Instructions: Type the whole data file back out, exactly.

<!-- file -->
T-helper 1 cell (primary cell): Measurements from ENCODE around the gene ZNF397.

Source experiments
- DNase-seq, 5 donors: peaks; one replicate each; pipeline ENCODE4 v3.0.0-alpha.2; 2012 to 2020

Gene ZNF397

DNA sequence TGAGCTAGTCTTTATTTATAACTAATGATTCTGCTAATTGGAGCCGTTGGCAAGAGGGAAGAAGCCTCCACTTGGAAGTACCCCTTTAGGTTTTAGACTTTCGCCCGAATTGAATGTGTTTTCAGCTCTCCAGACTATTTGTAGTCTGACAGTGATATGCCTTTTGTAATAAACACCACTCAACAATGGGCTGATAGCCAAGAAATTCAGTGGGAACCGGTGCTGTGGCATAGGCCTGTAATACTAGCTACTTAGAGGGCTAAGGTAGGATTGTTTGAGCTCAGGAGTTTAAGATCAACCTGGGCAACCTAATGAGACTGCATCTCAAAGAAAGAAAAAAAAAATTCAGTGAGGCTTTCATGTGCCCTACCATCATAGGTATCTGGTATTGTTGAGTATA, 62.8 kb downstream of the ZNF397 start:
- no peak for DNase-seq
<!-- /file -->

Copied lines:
T-helper 1 cell (primary cell): Measurements from ENCODE around the gene ZNF397.

Source experiments
- DNase-seq, 5 donors: peaks; one replicate each; pipeline ENCODE4 v3.0.0-alpha.2; 2012 to 2020

Gene ZNF397

DNA sequence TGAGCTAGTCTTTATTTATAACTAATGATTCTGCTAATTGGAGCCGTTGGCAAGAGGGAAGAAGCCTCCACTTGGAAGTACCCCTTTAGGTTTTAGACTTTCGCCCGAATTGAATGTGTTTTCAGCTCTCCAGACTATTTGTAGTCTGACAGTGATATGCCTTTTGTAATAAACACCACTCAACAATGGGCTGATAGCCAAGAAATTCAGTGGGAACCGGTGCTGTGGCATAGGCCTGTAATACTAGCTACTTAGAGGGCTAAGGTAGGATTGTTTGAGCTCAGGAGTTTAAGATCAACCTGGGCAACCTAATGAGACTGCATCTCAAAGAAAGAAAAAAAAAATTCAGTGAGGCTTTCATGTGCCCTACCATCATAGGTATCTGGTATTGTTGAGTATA, 62.8 kb downstream of the ZNF397 start:
- no peak for DNase-seq